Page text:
The report, a copy of which was provided to The Washington Post, is one in a series of assessments prepared by Vice President Biden, who was charged with overseeing implementation of the stimulus money, the largest effort in U.S. history to counteract the effects of a recession. The Congressional Budget Office originally estimated the package of tax cuts, state aid and direct federal spending would cost $787 billion over the next decade, a figure that has since been revised to $814 billion.

Biden delivered the report to Obama on Thursday during the president's daily economic briefing. In addition to assessing how the stimulus program has been carried out, the study restates the administration's case that the package has been effective economically, arguing that it staunched the worst bleeding in employment and led the economy to rebound late last year.

Many prominent economists agree with that assessment. The CBO has forecast that the package may be on track to meet the administration's goal of preserving 3.5 million jobs by the end of the year.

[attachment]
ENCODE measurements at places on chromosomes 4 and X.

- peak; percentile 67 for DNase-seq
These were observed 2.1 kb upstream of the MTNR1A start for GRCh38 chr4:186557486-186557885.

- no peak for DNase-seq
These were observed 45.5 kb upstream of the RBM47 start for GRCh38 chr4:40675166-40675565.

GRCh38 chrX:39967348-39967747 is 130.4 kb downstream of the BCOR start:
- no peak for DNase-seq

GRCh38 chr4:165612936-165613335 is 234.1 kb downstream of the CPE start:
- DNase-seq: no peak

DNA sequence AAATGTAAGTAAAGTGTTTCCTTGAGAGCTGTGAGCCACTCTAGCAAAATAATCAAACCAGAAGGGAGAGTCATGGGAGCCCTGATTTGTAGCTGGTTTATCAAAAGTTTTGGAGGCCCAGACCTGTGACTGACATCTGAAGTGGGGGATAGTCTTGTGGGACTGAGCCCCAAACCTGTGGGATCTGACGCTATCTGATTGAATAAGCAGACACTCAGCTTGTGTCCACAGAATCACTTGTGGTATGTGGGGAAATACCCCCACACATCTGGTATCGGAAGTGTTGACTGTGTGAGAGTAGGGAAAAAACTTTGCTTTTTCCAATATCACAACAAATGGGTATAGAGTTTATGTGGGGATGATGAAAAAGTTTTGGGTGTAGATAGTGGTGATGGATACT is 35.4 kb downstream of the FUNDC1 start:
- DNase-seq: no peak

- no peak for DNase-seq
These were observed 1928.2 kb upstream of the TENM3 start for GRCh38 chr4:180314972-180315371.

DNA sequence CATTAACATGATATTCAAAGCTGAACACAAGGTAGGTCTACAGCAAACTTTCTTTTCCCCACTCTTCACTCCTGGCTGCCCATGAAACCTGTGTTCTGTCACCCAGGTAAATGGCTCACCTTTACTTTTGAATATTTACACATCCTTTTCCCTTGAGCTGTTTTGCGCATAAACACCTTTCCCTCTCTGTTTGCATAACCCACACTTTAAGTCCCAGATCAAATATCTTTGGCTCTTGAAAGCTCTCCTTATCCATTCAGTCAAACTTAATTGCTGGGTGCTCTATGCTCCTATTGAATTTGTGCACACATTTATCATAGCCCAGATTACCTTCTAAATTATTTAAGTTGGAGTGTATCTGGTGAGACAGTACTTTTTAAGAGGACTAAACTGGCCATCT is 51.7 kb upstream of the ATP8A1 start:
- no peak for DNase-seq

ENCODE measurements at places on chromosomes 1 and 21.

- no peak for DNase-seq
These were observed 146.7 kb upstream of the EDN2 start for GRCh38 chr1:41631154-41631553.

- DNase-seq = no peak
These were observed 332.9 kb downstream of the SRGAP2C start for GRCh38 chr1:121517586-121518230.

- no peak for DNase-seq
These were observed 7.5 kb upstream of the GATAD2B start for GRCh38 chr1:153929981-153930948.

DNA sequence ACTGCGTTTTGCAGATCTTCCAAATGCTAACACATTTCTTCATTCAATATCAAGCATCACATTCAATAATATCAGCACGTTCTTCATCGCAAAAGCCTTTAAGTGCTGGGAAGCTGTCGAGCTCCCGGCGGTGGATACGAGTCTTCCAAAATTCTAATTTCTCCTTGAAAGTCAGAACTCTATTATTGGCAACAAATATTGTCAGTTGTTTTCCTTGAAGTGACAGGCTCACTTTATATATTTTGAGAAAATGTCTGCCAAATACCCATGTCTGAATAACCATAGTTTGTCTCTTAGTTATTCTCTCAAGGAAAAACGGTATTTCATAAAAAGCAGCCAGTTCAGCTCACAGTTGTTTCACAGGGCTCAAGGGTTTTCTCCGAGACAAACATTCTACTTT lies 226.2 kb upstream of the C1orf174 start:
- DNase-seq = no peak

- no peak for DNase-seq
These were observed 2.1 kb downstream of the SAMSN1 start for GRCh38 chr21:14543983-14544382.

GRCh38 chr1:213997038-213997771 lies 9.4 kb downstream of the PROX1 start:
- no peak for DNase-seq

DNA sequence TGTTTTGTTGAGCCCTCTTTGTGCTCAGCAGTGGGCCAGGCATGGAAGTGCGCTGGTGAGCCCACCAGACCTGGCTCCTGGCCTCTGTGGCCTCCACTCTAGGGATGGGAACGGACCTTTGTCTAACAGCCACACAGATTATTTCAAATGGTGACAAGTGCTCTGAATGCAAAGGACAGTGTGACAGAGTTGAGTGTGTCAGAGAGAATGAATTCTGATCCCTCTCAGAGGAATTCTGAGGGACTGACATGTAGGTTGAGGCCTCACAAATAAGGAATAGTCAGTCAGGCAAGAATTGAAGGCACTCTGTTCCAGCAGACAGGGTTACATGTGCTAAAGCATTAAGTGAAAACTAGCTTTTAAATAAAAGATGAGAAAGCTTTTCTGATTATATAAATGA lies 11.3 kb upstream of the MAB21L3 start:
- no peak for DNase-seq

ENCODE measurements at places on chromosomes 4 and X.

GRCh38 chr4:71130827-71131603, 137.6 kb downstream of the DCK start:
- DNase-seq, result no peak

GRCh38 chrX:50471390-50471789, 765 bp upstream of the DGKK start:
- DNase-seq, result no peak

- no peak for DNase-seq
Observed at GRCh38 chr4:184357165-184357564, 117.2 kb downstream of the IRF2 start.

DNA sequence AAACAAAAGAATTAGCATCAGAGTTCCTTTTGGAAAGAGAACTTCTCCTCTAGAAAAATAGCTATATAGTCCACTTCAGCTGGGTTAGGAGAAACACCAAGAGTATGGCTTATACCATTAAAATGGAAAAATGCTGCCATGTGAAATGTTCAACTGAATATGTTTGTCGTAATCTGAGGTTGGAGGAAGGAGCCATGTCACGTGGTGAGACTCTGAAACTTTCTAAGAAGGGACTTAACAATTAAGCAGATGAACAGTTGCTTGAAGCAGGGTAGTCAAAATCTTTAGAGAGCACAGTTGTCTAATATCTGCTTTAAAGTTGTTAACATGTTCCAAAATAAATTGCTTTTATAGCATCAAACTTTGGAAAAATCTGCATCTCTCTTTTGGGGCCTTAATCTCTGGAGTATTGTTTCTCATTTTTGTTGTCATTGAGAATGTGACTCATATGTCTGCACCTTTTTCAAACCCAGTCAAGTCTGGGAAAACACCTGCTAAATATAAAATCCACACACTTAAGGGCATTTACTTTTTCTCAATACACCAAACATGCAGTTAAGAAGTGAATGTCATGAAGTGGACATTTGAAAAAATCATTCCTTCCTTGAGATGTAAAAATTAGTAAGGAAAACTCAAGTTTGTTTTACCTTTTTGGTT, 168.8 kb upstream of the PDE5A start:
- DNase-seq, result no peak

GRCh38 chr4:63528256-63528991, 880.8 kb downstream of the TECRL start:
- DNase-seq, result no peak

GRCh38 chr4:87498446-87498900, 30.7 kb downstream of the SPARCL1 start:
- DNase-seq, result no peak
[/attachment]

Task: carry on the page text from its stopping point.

Congressional Republicans and many conservatives challenge those claims, arguing that the stimulus package led to record budget deficits while doing little to improve the economy. With the unemployment rate stuck at 9.6 percent, polls show that about two-thirds of voters agree with that view.

"The administration predicted that unemployment wouldn't rise above 8 percent if the trillion-dollar stimulus became law. We know how that turned out," Senate Minority leader Mitch McConnell (R-Ky.) said Friday. "Unemployment, now at 9.6 percent, has hovered near double digits since the stimulus passed; we took on an additional trillion dollars in debt, and Americans' confidence in the administration's economic arguments never recovered."

Signed into law by Obama in February 2009, the package was designed to stimulate economic activity and preserve jobs at a time when private-sector activity had virtually collapsed and employers were shedding an average of 750,000 jobs a month. Speed was of paramount importance, and the administration vowed to get 70 percent of the money out the door within 18 months.